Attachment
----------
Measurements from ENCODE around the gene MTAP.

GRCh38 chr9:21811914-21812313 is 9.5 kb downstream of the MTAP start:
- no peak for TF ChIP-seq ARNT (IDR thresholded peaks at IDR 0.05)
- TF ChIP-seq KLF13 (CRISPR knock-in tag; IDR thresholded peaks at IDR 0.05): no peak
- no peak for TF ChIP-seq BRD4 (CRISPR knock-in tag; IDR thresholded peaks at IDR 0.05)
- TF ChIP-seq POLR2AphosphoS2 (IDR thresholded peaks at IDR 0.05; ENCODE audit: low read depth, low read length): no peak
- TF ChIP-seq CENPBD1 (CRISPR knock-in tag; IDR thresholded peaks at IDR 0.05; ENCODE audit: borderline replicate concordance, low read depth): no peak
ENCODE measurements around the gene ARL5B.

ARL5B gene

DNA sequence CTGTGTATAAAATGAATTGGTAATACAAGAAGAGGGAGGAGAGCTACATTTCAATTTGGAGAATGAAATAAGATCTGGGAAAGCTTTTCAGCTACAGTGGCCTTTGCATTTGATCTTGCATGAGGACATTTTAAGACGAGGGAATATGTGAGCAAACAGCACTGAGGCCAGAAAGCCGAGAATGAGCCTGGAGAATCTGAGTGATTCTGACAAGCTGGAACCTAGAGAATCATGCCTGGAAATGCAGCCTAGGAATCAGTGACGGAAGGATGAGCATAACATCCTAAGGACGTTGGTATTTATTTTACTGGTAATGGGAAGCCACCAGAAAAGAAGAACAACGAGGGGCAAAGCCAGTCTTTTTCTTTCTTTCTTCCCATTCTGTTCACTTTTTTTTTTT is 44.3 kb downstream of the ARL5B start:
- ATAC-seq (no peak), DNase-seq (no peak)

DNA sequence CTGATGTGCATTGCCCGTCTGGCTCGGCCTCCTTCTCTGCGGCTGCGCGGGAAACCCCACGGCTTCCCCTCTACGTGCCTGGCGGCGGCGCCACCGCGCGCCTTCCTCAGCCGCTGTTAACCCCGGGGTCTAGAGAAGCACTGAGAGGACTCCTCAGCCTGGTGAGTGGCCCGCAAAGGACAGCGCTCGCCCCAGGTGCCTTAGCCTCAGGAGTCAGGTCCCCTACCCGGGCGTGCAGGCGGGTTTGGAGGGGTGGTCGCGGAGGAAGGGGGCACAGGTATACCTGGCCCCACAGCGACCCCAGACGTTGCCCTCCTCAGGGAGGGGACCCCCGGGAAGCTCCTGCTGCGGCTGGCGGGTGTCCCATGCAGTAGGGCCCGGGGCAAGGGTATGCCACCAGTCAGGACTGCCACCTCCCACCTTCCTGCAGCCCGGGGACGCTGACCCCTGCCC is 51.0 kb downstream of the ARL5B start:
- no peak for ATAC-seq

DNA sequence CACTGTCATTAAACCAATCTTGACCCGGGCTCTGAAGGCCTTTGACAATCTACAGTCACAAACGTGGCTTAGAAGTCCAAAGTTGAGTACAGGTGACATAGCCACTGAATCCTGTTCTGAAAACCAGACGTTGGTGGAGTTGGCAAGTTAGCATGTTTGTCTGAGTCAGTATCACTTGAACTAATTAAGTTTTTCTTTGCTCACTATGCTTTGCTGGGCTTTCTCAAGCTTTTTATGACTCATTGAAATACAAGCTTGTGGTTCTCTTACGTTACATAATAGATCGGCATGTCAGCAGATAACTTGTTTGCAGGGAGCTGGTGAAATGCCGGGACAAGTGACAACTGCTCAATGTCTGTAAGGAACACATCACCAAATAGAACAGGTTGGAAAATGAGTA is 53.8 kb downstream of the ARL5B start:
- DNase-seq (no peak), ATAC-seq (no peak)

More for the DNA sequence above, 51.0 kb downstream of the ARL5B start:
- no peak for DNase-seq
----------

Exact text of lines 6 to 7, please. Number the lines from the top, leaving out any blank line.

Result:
- TF ChIP-seq POLR2AphosphoS2 (IDR thresholded peaks at IDR 0.05; ENCODE audit: low read depth, low read length): no peak
- TF ChIP-seq CENPBD1 (CRISPR knock-in tag; IDR thresholded peaks at IDR 0.05; ENCODE audit: borderline replicate concordance, low read depth): no peak